Sunday, February 22, 2015

The Pitching Pain Of Rebuilding


Filling Out The Rotation – If nobody is traded and everybody is healthy, Phillies manager Ryne Sandberg thinks four pitchers are locks to make the 2015 rotation. The foursome includes Cole Hamels, Cliff Lee, Aaron Harang and Jerome Williams. That leaves David Buchanan, Chad Billingsley and Miguel Alfredo Gonzalez competing for the fifth spot. Buchanan is the favorite, based upon an encouraging rookie season (6-8, 3.75 ERA in 20 starts). Billingsley missed most of the past two seasons because of right elbow problems, so he probably will not be ready to join the rotation until late April. Then there is Gonzalez. The Phillies signed him to a three-year, $12 million contract in 2013 after he originally agreed to a six-year, $48 million deal. Questions about Gonzalez's health cost him $36 million, but the organization's concerns proved valid when he battled injury issues last season as a starter. Gonzalez eventually moved to the bullpen, where he pitched with some success. But he enters Spring Training getting another shot to prove himself in the rotation. "Expectations are for him to complete a full camp," Sandberg said, emphasizing Gonzalez's health history. "Seeing what he can do and seeing how he progresses as camp goes along. As of right now, we have him slated in the starting role, allowing him to build up his arm strength a little bit. Work on pitches as a starter. That's the goal right now." If Gonzalez can stay healthy and he has a great camp, he could edge Buchanan for that fifth spot. But as Sandberg said, Gonzalez has to stay healthy first.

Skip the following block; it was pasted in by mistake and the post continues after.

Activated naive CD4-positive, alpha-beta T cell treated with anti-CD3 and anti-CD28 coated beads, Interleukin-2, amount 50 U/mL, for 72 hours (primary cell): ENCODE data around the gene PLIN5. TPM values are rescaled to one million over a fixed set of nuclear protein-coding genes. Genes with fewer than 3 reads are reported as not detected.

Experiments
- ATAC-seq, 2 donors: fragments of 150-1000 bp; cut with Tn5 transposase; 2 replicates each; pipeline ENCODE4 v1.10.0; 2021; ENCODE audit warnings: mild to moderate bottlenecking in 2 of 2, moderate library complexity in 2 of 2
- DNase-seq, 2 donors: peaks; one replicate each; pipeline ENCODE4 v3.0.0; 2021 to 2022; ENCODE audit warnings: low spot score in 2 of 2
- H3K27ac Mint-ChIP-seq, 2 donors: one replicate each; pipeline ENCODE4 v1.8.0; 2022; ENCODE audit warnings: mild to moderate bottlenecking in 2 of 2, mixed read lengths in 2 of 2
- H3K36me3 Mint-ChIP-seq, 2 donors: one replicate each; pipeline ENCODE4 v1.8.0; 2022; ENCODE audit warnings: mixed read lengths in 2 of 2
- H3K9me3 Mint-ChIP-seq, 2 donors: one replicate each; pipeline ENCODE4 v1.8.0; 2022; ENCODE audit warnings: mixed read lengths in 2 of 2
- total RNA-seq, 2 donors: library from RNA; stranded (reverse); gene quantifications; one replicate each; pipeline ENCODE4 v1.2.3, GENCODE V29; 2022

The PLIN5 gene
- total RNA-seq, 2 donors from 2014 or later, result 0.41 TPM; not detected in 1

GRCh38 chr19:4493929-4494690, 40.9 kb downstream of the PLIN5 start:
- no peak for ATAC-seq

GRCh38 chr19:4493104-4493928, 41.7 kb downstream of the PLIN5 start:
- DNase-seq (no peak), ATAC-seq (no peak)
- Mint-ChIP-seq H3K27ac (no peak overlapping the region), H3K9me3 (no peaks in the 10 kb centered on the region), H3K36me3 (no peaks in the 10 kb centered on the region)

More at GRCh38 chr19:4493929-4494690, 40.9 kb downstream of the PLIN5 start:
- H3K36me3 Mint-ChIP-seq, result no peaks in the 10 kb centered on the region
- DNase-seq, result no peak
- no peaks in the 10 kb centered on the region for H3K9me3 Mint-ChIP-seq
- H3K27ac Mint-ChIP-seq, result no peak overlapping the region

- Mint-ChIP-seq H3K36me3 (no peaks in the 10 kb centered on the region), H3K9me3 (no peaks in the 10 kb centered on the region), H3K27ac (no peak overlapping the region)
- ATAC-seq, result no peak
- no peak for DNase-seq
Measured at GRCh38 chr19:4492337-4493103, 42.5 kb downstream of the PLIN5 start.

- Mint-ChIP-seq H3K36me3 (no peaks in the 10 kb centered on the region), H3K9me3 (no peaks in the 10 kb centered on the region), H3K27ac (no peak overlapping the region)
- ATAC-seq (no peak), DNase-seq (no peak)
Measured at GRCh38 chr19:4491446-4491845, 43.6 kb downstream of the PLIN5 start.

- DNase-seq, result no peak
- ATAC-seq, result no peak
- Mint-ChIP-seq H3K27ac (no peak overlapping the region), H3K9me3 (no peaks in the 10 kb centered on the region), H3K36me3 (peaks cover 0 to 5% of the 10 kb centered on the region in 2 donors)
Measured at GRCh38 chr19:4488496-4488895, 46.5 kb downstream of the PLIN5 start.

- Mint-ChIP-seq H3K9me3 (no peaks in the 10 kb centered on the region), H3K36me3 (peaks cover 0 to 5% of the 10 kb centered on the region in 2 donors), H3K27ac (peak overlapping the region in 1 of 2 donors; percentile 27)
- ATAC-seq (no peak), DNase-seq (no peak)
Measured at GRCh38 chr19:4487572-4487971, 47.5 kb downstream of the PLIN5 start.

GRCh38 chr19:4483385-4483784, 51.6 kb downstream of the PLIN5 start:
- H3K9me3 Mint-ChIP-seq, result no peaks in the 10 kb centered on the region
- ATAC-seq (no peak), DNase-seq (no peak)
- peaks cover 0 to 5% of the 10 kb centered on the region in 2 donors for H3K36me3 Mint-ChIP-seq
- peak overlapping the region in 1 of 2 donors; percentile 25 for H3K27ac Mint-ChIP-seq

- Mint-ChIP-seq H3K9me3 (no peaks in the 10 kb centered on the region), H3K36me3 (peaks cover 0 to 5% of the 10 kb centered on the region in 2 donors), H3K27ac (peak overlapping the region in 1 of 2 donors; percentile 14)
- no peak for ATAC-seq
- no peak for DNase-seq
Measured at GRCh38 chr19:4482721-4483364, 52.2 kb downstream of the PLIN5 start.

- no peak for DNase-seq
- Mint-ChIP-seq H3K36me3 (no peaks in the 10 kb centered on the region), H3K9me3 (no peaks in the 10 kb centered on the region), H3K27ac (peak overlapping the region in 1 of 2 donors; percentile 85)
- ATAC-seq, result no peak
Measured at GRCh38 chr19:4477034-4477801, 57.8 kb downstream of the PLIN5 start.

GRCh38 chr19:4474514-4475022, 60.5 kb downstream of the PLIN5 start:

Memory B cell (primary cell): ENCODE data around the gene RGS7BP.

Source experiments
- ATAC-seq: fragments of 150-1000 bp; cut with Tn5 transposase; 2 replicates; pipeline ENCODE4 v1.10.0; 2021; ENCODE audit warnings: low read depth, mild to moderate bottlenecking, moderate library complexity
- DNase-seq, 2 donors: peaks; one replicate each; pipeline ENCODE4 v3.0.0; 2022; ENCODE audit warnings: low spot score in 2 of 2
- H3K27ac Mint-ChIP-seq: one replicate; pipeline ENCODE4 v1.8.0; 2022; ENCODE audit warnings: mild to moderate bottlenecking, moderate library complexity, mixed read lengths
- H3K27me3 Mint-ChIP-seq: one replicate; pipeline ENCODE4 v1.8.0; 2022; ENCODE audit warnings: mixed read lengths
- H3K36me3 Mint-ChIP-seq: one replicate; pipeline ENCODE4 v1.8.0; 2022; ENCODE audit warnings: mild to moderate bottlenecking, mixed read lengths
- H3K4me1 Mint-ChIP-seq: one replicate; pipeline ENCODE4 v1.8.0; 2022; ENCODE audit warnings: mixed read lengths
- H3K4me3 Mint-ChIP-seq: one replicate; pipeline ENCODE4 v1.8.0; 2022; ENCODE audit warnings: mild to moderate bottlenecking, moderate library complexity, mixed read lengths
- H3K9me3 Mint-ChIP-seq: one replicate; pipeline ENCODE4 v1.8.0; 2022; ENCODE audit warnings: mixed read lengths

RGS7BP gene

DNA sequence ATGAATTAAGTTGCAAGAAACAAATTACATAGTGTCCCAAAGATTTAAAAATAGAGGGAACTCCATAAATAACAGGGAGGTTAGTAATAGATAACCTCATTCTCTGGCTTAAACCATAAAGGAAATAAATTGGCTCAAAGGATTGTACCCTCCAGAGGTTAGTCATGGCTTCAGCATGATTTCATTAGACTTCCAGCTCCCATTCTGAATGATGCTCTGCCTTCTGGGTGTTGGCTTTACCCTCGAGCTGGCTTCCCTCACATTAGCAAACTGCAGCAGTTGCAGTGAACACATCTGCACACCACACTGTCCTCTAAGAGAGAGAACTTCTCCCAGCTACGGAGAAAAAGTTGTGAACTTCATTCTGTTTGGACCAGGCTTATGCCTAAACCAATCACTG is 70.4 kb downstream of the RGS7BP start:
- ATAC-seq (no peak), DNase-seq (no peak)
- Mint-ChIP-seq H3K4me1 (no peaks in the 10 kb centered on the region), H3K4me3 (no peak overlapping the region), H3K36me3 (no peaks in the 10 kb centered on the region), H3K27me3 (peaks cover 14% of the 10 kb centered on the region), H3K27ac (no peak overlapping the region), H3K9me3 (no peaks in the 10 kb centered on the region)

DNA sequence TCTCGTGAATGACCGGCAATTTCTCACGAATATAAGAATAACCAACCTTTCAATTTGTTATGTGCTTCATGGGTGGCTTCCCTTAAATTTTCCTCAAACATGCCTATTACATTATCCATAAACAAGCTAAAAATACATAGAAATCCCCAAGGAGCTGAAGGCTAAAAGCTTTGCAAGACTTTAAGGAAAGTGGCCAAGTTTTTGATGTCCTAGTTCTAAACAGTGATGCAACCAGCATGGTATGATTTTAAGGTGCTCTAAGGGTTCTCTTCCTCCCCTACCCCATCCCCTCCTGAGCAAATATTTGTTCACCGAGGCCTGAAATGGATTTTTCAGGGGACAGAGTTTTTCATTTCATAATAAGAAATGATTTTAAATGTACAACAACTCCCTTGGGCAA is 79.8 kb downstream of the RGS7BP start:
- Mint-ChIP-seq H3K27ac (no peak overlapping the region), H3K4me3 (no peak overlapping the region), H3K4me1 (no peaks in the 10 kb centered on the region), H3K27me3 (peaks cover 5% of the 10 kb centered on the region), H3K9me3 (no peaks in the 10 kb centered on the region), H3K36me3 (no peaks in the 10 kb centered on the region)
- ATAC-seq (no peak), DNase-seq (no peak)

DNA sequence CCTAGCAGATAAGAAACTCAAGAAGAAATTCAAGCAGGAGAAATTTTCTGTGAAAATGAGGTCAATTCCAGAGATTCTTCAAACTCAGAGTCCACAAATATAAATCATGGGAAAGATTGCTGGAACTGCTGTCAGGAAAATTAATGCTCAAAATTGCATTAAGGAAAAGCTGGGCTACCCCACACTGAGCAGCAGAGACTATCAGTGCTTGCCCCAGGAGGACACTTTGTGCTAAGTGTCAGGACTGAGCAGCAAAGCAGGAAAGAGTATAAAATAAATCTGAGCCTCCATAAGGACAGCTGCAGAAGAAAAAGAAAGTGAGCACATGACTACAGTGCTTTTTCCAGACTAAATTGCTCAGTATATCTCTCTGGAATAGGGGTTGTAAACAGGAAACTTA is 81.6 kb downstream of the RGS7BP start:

Trade Talks – Cole Hamels is stuck in the middle. Hamels has said for months he does not want to spend the remaining prime years of his baseball career playing on a losing team. He sharpened his words Wednesday, when he told USA Today he wants to win and "and I know it's not going to happen here." He likely feels that way because the Phillies have said they are rebuilding and unlikely to compete again until 2017 or '18. But Hamels also appreciates his time in Philadelphia. The Phillies drafted him in 2002. He won a World Series in '08. He signed a six-year, $144 million contract extension in '12. He lives in the area. He appreciates the fans. Hamels wants to be honest, but he also does not want to sound ungrateful. He does not want to offend. So Hamels backed away from his harsh assessment in a sometimes-uncomfortable 25-minute news conference Saturday afternoon at Bright House Field. He answered questions about his desire to remain in Philadelphia with members of the Phillies front office seated nearby, including team chairman David Montgomery. Montgomery handed Hamels the $144 million contract a few years ago. "You have to be accountable for what you do," Hamels said. "You know, I can't, I guess, be liked by everybody. You know, that's not the goal. You're not going to be politically correct any time you ever say anything. I think everybody learns that. You're not going to appease everybody. So this is who I am. "For what it's worth, I've always tried to be very honest with people in general. I don't cue-card it. I don't have my cue cards up here giving you the straight-laced answers that I know a lot of people have been able to get away with." Cliff Lee, Jonathan Papelbon and Hamels each addressed reporters this week. In the past, each has indicated or said flatly they would like to play for a winner or play elsewhere. But the trio followed the good teammate script. They said they are happy to be in Philadelphia. They said they believe they can win here. "You can't count us out," Hamels said. "We all have the opportunity to prove people wrong." Hamels deflected questions about his desire to be traded, because expressing those desires does not benefit one of the most popular and successful pitchers in franchise history. "I've made my home in Philadelphia since the very beginning," Hamels said, when asked if he would welcome a trade. "This is where I'm fully committed." Hamels said his comments in USA Today were a continuation from a conversation in January. The latest comments came Tuesday. He said his feelings expressed in the story followed stories from the winter about how the Phillies won't win in the future. So are those his feelings today? "At this given moment, I'm a Phillie," Hamels said. So does he want to go somewhere where he can win? "Right now I know that as we start, I think we're 0-0," Hamels said. "I think everybody's in first place. I don't think any one of you guys have written anything about how we're going to compete and win our division. So it's something for us to take as a group and to go out there and prove to people the type of players that we are." So how did he react when Phillies president Pat Gillick said it would take a few years to complete the rebuilding process? "I have no control over a certain direction," Hamels said. "An organization, they have a bigger picture that they have to worry about. As a player, we really have to take the straight-and-narrow approach. We have a job to do, people are counting on us, and I think that's kind of what an organization, an upper management, has to worry about, is what players are going to be accountable, what direction can we go with what we have. I'm just one piece of the puzzle, and as long as I can go out and do what they expect, then I'm fulfilling my end of the bargain." Trading Hamels would speed up the rebuilding process, because he is the only Phillies veteran relatively young and still in his prime. Theoretically, the club could get a load of talent in return. But it will not be easy. Philadelphia still has the unsuccessful 2009 Cliff Lee trade with Seattle on its mind, so it must get something it loves in return. The Phillies can't miss. Hamels also is owed $96 million, which includes $22.5 million in salary each of the next four seasons, plus a $6 million buyout on a '19 club option worth $20 million. They want Hamels' new team to pay the entire contract, or most of it. Teams might balk if they plan to give the Phillies the prospects they want. Asked if he would require the club option to be picked up to waive his limited no-trade clause, Hamels said, "That's a family decision." Hamels is in a tough spot. He wants to play for a winner, but at the moment, he does not want to upset or alienate the organization or fan base. "I'm very fortunate to be in the position that I am," Hamels said. "To be that player that's been able to win a World Series for a very historical franchise, and to make my home in Philly and see what sports really do mean to Philly fans, it's been nice. And being able to go out and represent not only the organization, but the city of Philadelphia, has been an honor. And I think I'll remain to do so until I'm told that I can't."